Hagedorn, a retired Navy man who served three terms in the House before moving to the Senate in 2012, said he decided to stay in the Senate because of the challenging array of issues he’s able to address there. “I started thinking about all of the different things that we do in the Legislature, from potholes, the prisons, to health and welfare,” he said. “To try and live and work in that environment and solve the issues that we face is something that challenges me mentally and something that I enjoy.”
There’s already a crowded field in the GOP race for Secretary of State, now that longtime Secretary of State Ben Ysursa has announced he won’t seek another term. Former House Speaker Lawerence Denney, R-Midvale, entered the race even before Ysursa withdrew. Also looking at possible runs are former state Sen. Mitch Toryanski, R-Boise; chief deputy Ada County Clerk Phil McGrane; and Rep. Luke Malek, R-Coeur d’Alene. And that’s just on the GOP side. Idaho’s primary election is in May. Click below to read Hagedorn's full statement.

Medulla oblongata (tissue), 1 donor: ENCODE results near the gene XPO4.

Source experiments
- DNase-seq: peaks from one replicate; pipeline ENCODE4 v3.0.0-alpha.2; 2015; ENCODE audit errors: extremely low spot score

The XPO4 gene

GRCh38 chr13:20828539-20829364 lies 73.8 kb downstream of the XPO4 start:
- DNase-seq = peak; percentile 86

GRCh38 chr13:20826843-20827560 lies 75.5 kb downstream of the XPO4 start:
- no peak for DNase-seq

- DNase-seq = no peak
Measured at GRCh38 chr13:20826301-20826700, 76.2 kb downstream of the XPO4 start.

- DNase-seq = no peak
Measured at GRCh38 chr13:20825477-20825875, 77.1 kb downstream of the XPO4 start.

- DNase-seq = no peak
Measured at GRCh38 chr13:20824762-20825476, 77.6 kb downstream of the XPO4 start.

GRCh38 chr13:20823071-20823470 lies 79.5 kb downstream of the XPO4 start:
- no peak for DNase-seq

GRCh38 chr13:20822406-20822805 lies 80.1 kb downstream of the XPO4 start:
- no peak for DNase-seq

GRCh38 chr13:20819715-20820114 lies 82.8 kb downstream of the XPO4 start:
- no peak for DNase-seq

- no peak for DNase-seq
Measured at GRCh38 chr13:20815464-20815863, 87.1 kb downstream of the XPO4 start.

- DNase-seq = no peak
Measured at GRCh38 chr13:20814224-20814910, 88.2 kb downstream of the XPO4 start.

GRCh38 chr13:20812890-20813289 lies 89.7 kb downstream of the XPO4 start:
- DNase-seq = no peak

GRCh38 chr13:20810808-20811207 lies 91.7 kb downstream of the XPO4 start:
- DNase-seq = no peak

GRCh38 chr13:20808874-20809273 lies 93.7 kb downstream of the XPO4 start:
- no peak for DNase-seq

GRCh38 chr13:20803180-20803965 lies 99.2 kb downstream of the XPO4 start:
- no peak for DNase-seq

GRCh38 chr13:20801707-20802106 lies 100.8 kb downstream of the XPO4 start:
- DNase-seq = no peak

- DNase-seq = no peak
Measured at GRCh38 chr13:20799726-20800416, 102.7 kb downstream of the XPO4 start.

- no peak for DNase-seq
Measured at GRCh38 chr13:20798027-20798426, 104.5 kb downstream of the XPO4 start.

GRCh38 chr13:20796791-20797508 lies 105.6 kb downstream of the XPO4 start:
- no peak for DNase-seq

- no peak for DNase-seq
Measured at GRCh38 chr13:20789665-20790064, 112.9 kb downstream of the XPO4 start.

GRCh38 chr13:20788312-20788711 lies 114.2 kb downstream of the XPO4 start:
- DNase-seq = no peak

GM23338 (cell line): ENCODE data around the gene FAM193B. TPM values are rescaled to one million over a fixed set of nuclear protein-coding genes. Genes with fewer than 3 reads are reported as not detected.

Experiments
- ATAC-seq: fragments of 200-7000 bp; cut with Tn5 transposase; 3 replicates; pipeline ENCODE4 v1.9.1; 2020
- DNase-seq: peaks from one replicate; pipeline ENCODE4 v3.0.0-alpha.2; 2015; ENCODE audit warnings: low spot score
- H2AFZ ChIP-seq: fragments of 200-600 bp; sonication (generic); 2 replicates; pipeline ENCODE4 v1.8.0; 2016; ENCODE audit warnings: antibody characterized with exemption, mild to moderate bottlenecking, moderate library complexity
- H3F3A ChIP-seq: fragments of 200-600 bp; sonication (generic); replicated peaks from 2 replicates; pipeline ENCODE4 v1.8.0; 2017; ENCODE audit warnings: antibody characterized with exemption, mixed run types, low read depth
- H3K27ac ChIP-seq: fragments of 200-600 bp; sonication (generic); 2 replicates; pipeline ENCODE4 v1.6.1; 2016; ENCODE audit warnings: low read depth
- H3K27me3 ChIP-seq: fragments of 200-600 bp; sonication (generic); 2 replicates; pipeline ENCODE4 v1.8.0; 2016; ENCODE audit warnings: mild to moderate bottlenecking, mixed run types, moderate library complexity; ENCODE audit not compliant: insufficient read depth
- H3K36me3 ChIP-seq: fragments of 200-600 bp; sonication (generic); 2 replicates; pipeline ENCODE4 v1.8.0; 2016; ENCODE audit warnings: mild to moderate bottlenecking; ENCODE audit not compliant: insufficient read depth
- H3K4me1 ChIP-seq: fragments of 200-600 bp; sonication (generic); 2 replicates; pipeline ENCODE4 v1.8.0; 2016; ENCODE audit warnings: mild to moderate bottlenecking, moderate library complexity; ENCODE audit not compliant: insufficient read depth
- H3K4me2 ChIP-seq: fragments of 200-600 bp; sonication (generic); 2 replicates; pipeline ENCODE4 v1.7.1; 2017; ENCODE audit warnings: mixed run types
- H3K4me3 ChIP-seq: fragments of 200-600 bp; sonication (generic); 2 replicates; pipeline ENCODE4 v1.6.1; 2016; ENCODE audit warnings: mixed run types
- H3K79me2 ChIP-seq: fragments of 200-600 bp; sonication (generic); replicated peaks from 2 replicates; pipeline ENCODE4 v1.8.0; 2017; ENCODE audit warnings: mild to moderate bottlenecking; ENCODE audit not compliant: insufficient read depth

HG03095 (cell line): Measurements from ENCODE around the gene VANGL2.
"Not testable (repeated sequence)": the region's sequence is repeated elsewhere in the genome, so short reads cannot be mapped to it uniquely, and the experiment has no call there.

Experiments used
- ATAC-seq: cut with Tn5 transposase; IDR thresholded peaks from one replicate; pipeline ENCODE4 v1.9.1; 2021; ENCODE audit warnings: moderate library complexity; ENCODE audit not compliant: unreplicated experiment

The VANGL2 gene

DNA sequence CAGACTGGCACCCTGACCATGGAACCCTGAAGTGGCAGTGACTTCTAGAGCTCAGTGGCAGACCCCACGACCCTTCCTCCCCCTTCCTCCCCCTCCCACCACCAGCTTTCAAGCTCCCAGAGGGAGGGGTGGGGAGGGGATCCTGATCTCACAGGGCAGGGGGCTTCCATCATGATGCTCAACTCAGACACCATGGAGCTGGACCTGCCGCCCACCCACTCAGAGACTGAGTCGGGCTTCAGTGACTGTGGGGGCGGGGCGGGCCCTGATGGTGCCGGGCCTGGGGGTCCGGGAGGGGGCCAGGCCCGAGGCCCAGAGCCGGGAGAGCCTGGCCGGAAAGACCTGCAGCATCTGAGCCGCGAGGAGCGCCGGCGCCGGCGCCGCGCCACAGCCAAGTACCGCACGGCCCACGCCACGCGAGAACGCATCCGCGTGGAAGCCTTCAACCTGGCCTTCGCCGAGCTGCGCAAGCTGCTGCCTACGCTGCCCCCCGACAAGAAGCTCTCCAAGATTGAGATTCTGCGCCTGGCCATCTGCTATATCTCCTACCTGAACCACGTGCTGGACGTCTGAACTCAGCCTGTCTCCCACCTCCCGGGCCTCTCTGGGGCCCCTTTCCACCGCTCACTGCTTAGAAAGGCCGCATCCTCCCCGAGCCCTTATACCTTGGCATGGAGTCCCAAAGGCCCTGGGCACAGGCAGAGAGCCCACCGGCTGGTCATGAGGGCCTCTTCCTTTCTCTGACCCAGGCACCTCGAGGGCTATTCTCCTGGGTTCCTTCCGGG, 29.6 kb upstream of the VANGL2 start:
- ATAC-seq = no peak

State Sen. Russ Fulcher, R-Meridian, launched his campaign for governor today, flying from Meridian to Coeur d'Alene to Idaho Falls to announce that he'll run against GOP Gov. Butch Otter in Idaho's May primary. Otter is a second-term governor who's seeking a third term and earlier served three terms in Congress and 14 years as the state's lieutenant governor; Fulcher is a fifth-term state senator who's taken exception to Otter's move to establish a state-based health insurance exchange, rather than letting the federal government run Idaho's exchange. Fulcher, shown here greeting supporters in Idaho Falls, said his first priority would be “reversing Gov. Otter's efforts to implement Obamacare here in Idaho,” and added, “I also believe our state is going down the wrong path in areas of education and the adoption of other federal programs.”
Otter, who is finishing up a state trade mission to Russia, had no immediate comment, nor did his campaign manager, Jayson Ronk, who told the Associated Press, “The governor has a campaign plan in place that we intend to execute.” Click below for a full report from the AP.